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Berkeley Car Accident Lawyers

Berkeley, CA has a high population density and a lot of small streets and tight intersections, which can lead to dangerous car accidents, especially late at night. Berkeley also has a high crime rate and is bordered by emeryville, which has an even higher crime index according to

If you've been injured in a Barkeley car crash, contact Bisnar Chase Personal Injury Attorneys. We'll tell you if you have a case and can get compensation for your injuries and suffering, and we'll walk with you every step of the way so you will not have to worry about a thing. Let us be your guide through this difficult time in your life!

City of Berkeley

Population: 116,768

Most Dangerous Intersection in Berkeley:
University Ave & 6th St

Last 5 Years: 47 Accidents | 39 Injuries | 0 Deaths

Avg Annual Auto Injuries per 1,000:


Berkeley Crime Index*

Nearby Cities:


Albany: 206

Kensington: 124.1

Emeryville: 1068.2

El Cerrito: 377.2

University Ave & 6th St intersection - street view image

More Unsafe Intersections**





* Crime index data taken from The national average is 315.5. The crime index is calculated using the population and severity of crimes vs the frequency of crimes committed.

**All intersection data is taken from the California Statewide Integrated Traffic Records System and is measured over the last 5 years of local and arterial street car accidents (non-highway). The data is not updated in real time.

Berkeley Lawyers

Berkeley in California's Alameda County has been plagued with a notoriously dangerous intersection that has hundreds of pedestrians, bicyclists, motorcycles and cars struggling through a traffic gauntlet to avoid car crashes.

The intersection of Gilman Street and Interstate 80 in West Berkeley has traffic coming from 14 directions and is controlled entirely by stop signs. Called "suicide alley" and "no man's land" by motorists and bicyclists alike, many avoid this intersection altogether. Understandable, since it averages 11 major car accidents annually -- 54 in the last five years. Undeterred, at least 20,000 cars make their way through this intersection every day, as do hundreds of bicyclists and pedestrians who take their chances in these crossroads.

"With heavy traffic volumes funneling cars, bicyclists and pedestrians into poorly regulated cross roads, alternatives must be explored to reduce car crashes," stated car accident lawyer John Bisnar.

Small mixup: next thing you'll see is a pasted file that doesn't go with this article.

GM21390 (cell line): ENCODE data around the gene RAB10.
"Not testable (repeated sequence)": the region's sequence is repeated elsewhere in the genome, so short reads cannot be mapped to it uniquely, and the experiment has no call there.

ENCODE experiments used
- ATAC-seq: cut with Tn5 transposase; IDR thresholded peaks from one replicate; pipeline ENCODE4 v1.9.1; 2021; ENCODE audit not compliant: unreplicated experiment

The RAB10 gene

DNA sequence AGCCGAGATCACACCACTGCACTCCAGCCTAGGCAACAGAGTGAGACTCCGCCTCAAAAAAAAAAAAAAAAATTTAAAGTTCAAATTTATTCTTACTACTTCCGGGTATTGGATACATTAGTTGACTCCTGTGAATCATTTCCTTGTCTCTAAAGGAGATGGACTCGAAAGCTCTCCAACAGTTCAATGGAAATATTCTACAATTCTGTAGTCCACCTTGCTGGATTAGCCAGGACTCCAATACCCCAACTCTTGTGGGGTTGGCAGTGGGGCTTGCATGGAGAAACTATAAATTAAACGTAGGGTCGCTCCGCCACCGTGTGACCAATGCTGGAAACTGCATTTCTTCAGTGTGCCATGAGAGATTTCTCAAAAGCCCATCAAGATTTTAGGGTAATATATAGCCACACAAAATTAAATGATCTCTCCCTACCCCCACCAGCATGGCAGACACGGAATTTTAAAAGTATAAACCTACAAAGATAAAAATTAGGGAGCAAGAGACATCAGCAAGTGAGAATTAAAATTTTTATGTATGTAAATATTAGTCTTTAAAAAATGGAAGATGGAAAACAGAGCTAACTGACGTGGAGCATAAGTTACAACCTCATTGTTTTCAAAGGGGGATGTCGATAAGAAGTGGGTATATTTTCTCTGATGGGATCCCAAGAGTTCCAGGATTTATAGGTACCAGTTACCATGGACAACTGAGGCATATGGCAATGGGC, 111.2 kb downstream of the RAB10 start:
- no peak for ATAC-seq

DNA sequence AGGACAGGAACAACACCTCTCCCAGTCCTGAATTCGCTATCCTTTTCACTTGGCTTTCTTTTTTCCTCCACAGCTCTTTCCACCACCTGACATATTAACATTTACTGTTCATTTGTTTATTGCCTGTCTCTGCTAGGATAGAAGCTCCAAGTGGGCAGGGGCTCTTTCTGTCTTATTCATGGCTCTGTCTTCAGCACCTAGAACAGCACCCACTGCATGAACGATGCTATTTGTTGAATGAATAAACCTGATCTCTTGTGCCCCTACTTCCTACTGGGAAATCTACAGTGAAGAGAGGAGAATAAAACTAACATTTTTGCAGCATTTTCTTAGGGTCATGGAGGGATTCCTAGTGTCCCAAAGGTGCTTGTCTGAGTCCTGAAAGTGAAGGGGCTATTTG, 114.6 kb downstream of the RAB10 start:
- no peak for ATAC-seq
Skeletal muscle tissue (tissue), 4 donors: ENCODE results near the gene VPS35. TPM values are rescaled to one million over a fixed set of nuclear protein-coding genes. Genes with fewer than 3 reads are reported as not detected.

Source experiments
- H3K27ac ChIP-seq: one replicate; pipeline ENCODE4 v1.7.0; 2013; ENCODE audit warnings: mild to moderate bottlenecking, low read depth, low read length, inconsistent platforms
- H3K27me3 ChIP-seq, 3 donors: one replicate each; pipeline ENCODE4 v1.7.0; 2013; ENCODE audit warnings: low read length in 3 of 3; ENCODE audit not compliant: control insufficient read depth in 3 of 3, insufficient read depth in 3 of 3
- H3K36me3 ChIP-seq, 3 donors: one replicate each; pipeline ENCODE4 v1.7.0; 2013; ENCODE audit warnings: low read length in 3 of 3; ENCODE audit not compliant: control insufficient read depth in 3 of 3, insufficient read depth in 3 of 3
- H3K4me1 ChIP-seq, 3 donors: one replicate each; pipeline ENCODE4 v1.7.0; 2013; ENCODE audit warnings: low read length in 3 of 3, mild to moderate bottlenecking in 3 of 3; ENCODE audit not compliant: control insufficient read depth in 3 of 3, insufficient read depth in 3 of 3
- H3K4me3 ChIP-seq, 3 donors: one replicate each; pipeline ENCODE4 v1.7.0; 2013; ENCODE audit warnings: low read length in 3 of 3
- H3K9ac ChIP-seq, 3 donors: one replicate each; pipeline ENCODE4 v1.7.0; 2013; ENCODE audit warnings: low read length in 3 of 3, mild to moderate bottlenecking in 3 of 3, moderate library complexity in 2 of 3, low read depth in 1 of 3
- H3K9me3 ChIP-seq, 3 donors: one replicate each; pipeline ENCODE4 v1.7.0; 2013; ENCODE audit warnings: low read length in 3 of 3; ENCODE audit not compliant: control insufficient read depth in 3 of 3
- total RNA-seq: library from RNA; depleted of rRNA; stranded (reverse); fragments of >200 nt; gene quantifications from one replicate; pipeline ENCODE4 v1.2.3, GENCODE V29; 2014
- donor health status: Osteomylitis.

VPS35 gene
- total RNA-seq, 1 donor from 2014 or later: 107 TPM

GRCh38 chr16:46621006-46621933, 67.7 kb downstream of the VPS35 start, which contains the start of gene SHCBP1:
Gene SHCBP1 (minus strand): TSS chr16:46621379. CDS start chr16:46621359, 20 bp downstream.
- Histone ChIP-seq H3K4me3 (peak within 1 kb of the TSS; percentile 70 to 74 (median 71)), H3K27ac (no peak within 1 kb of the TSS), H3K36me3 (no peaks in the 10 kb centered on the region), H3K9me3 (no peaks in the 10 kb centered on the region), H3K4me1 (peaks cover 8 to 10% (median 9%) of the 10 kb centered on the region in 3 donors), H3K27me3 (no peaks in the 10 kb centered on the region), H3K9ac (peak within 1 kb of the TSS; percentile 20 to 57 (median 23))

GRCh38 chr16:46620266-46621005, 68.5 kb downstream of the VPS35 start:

Things could go from bad to worse if the problem remains unsolved. Traffic studies indicate that at least 27,000 daily motorists are expected to pass through the intersection in the next 20 years. While some have proposed stoplights be installed to help regulate traffic, others insist a red light would back up traffic onto the freeway and across the train tracks.

The bold solution recently proposed by city planners to cut down on car collisions at this intersection is a double roundabout (often called a traffic circle), one on each side of the highway. Stop signs would be removed and traffic would flow continuously in a circle. Widely used in Europe, the project would be a novel approach for the Bay Area. While there have been complaints that traffic circles are confusing, Berkeley traffic engineers prefer roundabouts over traffic lights, which they claim could create traffic jams during peak hours. This is one solution, they say, could reduce many car crashes at the accident-prone intersection.

For even greater safety, the roundabouts project would include a mixed-use path for cyclists and pedestrians on the north side of the traffic circles. Since a nearby sports field draws many young children, pedestrians and cyclists, the separate path could provide an added level of safety.

"Roundabouts can be useful in reducing car accidents at high traffic intersections, since they eliminate the dangerous right-angle collisions and red-light runner car crashes that can prove so lethal in regular crosswalks," noted John Bisnar, the well-known car accident lawyer of BISNAR CHASE.

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